Brett Anderson Continues to Dominate

The Arizona Diamondbacks have avoided selecting high school players in the early rounds of recent drafts, but the performance of 2006 second-rounder Brett Anderson could alter that philosophy. Through his first eleven pro starts, the 19-year old has gone 6-3 with a 2.07 ERA and a 68:7 strikeout-to-walk ratio.

It isn't difficult to find those who would heap praise on this young southpaw.  Scouts, teammates, and opposing hitters are all impressed with the way Brett Anderson handles himself on the mound. 

He's looked outstanding so far," praises Wellington Cepeda, Anderson's pitching coach in South Bend.  "Giving me innings, throwing a lot of strikes, getting  people out, and attacking the zone.  Our hitting philosophy and pitching philosophy is attacking the zone and controlling the zone, so that's what he's doing."

One of the main benefits of drafting high school players is the ability to have them receive top-notch coaching during their formative years, rather than have them stunt their development under less experienced coaches who are more focused on winning games.  By so quickly adopting the organizational philosophies and showing himself to be coachable, Anderson could be paving the way for other high school players to get second looks from the Diamondbacks in this year's draft.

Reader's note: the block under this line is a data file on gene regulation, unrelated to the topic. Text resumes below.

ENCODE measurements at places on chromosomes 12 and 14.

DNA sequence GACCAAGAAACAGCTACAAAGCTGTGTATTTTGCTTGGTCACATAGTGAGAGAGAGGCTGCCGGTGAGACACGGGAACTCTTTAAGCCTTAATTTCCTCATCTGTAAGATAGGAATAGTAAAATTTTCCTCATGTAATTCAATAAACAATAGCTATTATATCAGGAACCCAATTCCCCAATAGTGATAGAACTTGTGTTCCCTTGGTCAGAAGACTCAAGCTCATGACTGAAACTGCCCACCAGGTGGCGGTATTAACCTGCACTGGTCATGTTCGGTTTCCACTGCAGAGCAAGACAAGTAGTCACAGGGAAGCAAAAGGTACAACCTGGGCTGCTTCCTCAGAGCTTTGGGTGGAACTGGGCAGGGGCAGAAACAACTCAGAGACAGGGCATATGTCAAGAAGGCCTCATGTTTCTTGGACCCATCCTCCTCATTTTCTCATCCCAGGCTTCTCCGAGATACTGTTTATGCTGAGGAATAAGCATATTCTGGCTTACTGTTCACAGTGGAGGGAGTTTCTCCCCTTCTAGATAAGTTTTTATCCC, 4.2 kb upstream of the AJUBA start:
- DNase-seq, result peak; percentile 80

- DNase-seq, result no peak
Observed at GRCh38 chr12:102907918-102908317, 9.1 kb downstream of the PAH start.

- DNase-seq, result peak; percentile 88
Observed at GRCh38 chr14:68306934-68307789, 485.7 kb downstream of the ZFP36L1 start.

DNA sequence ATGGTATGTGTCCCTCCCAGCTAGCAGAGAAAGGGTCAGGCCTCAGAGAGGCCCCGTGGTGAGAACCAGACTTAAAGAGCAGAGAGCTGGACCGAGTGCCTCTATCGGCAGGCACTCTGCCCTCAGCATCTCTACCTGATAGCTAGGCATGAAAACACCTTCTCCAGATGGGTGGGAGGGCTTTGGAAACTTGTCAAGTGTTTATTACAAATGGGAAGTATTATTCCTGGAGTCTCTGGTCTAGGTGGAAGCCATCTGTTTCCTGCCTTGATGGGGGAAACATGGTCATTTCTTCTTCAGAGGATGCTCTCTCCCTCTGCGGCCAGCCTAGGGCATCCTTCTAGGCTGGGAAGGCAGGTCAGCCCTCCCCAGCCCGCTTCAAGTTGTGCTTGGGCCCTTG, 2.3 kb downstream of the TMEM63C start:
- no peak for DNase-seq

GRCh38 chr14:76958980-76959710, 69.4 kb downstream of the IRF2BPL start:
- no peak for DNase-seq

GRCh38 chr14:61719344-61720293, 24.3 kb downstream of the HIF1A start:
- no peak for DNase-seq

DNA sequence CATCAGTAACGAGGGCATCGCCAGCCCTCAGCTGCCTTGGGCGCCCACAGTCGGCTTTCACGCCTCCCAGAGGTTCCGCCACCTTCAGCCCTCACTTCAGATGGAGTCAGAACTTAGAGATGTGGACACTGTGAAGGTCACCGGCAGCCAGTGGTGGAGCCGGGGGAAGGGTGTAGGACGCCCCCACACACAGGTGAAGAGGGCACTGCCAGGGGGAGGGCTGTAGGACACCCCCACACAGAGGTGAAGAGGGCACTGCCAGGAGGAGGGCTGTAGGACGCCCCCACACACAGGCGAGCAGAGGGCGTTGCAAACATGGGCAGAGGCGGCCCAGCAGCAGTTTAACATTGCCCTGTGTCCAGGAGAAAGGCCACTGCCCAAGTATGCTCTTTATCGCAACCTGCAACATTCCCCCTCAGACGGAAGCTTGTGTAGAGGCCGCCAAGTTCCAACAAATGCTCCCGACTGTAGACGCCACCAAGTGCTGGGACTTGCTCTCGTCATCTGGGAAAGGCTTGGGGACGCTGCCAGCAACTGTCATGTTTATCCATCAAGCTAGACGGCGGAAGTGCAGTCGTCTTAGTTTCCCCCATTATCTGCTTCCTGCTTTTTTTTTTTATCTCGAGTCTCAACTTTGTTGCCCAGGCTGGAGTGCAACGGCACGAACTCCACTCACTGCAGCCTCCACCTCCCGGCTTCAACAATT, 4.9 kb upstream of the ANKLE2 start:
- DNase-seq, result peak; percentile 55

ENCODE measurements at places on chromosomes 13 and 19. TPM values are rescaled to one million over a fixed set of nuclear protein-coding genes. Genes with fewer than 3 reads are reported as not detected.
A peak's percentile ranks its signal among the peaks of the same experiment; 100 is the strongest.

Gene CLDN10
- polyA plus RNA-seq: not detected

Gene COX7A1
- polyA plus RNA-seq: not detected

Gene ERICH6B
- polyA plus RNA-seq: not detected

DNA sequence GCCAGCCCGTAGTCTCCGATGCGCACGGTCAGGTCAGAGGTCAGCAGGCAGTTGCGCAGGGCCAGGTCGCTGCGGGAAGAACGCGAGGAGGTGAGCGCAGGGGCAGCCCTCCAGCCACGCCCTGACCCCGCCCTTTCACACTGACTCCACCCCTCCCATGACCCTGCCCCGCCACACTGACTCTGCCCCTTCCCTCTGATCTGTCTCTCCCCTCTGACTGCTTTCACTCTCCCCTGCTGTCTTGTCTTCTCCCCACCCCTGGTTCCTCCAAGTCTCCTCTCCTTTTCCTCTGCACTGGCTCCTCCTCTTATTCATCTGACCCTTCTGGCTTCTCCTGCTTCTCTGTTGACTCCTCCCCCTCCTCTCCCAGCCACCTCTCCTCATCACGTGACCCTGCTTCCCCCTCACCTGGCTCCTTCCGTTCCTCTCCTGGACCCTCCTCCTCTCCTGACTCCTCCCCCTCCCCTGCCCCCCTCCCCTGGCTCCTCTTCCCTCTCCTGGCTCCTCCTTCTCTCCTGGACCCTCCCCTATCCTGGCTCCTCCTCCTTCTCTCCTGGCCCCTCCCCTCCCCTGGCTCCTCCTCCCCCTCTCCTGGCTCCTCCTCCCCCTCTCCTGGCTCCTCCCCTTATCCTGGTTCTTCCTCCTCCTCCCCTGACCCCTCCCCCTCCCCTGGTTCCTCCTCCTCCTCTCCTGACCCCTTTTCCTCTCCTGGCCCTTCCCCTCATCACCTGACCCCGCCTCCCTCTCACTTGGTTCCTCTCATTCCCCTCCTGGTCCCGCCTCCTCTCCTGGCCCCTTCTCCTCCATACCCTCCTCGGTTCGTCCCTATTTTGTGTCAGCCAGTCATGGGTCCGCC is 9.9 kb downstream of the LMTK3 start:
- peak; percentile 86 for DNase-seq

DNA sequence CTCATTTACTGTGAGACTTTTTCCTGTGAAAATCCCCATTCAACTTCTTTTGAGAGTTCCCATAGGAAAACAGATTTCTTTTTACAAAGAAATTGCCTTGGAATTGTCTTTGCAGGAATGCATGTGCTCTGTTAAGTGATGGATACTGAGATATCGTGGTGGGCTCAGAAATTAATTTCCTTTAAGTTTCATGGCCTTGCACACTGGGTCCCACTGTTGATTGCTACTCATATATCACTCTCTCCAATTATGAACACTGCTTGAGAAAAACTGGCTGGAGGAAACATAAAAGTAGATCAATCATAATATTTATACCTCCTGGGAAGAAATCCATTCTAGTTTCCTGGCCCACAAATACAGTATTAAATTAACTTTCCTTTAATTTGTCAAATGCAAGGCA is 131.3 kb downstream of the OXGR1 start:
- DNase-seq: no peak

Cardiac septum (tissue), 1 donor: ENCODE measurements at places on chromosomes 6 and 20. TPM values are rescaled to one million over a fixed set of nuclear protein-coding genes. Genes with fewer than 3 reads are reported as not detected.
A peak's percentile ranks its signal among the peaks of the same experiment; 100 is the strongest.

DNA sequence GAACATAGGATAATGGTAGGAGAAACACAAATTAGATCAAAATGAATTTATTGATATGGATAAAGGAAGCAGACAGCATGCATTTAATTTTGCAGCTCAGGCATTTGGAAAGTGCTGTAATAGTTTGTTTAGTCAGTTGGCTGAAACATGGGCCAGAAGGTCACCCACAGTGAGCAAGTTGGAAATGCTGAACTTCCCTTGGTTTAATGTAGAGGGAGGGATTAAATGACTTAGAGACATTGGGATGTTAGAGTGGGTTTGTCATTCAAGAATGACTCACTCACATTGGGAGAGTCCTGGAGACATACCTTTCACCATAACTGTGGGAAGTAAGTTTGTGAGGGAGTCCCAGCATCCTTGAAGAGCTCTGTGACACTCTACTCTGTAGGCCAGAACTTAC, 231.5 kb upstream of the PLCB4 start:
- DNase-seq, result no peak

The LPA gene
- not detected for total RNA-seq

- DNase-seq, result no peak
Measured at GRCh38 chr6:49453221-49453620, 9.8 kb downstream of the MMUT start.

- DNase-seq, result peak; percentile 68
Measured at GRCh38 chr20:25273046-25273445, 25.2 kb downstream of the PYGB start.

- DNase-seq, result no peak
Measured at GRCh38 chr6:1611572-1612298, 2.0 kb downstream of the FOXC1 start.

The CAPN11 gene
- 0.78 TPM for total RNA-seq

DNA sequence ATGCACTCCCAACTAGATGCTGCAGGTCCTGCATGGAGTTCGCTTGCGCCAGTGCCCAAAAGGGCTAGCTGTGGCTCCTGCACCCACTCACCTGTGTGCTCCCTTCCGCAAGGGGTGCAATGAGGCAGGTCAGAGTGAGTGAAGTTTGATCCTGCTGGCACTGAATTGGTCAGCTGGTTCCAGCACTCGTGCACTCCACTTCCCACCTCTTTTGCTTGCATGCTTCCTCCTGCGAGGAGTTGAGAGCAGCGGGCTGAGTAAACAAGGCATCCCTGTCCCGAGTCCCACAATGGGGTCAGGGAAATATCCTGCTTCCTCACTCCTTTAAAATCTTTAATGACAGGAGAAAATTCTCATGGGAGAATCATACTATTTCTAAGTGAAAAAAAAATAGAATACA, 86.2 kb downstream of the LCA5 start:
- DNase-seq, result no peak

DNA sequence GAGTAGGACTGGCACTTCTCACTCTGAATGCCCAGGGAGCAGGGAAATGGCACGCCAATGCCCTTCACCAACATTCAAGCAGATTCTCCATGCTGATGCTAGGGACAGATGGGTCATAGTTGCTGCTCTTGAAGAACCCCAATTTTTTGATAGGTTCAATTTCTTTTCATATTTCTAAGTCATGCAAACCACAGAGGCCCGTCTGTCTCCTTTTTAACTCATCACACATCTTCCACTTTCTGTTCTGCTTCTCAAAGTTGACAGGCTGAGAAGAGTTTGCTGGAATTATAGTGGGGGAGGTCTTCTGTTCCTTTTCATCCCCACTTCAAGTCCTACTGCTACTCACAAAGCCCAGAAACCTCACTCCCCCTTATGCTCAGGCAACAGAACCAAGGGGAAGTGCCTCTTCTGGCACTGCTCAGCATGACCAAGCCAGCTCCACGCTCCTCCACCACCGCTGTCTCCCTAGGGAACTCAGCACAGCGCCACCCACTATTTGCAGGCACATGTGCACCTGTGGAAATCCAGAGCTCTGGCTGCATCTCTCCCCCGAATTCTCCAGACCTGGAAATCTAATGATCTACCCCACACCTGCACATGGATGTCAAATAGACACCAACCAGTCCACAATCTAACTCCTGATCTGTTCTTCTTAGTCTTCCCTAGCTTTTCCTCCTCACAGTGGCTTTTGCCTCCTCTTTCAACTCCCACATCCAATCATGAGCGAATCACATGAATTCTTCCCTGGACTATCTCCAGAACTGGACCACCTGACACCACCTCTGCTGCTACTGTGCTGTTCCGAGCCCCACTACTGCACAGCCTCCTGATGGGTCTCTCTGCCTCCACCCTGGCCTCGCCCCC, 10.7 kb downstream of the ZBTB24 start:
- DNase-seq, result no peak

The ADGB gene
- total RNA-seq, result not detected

Frankly, the idea is that high schoolers take longer to develop that college players, but that hasn't been the case with Anderson.

"He pitches at a much higher level than his age and experience in pro ball would show," explains Frank Curreri, who was Anderson's primary catcher in April.  "He's a smart kid; knows what he want to throw and knows how to throw it.  [Anderson] knows how to pitch, which is rare for an 19-year old kid's first real year in pro ball." 

"As far as a raw, 19-year old first year pitcher, he's as good as I've seen, probably in all four years I've been in pro ball." 

Anderson's stuff and mechanics are so good already, that the organization isn't even messing with his pitching right now.  With the kid among the Midwest League leaders in nearly every statistical category, what's there to fix?

"It's not so much my pitches; it's holding runners and doing the little things right now," Anderson answered when we asked him what his coaches were emphasizing.  "As far as pitching, they haven't really keyed one aspect of it.  More so holding runners, fielding bunts - things of that nature." 

"Hopefully, I can just continue with the success I've had so far."

Premium subscribers can view Brett Anderson's full Prospect Profile, including a detailed scouting report on his repertoire and a comparison between he and Dodgers' phenom Clayton Kershaw. Recommended Stories